Lessons on the Chillaxophone

I ran into the same Crazy Park Lady who used to blow air horns at dog owners (thus scaring the bejeezus out of children at the adjoining playground). Today, she was harassing two four-year olds for playing on a hill that she apparently felt was off-limits.


Gratuitous cute baby picture.
Just because I can.

I think her excuse was “habitat restoration” (um, no: no such restoration in evidence) but I couldn’t hear much over my internal voice, which was at that moment screaming “STAY AWAY FROM THE FRIKKIN’ KIDS.”

There are ways to approach other people’s children in public. Unless said child is about to fall on parking lot spikes or something, all those ways go through the parents or caregivers. Predictably, her ranting did nothing but make two children cry and piss off their parents.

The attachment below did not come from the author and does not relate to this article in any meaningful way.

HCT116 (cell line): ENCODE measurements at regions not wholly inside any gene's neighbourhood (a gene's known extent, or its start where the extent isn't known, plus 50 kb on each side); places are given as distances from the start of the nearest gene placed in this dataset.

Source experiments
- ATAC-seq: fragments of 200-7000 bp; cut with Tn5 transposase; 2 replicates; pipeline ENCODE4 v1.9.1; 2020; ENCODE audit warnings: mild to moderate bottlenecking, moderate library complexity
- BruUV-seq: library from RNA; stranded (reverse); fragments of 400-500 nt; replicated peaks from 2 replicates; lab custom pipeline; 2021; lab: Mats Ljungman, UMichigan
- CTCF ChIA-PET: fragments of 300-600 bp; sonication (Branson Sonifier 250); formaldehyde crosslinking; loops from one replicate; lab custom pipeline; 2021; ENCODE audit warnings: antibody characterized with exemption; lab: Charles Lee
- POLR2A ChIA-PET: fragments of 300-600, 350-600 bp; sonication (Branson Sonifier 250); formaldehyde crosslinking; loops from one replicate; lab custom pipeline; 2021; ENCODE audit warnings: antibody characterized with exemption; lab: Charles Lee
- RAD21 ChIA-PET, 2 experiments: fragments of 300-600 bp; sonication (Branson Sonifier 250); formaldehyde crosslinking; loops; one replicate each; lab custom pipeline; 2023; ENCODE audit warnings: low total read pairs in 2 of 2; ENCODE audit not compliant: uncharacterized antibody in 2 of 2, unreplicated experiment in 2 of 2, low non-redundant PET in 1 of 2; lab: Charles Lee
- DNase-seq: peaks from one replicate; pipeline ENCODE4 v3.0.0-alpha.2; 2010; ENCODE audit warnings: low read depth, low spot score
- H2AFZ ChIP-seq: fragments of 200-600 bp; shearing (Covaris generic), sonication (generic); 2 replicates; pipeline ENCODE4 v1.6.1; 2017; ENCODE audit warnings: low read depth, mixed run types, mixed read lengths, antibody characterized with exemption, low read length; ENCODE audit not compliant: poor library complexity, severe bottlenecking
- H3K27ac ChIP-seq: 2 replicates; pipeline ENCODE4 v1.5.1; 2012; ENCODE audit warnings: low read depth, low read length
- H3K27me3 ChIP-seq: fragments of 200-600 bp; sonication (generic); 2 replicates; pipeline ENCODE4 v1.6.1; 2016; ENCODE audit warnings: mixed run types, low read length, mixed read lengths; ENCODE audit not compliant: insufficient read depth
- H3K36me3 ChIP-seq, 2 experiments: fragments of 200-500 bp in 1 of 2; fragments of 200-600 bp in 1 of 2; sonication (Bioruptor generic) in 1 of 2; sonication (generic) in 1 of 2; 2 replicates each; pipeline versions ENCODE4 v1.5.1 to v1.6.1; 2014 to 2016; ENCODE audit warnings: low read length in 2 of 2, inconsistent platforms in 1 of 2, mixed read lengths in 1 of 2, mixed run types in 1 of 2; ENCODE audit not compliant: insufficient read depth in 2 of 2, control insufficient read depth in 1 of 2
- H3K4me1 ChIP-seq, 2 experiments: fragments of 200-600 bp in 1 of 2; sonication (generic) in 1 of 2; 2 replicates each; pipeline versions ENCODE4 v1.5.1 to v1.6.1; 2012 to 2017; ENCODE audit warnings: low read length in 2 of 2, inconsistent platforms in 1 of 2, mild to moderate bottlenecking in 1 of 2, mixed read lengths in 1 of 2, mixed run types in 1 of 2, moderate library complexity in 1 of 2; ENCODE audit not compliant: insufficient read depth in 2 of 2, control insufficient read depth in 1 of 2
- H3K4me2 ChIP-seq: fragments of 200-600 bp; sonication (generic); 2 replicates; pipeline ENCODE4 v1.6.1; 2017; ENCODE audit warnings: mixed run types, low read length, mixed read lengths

And me? I managed to just sit off to the side, chuckle at Crazy Park Lady’s latest antic, and — apart from a quick reminder to myself to threaten a restraining order if she ever goes near my children — mostly relax about it.

People are busybodies by nature. The more so when there are kids involved: we carry a primal instinct to guide (or control) children, even those of the rest of the tribe. I could let that bug me — OK, fine, I usually let that bug me — or, like today, I could just acknowledge that the world is full of crazy but harmless people, and Boo and her friends need to learn about them, too.

From whence this laid-back, philosophical approach? Beats me, but I’m sure it won’t last long: a week, tops, before I’m back to my usual (and charmingly winning) indignation.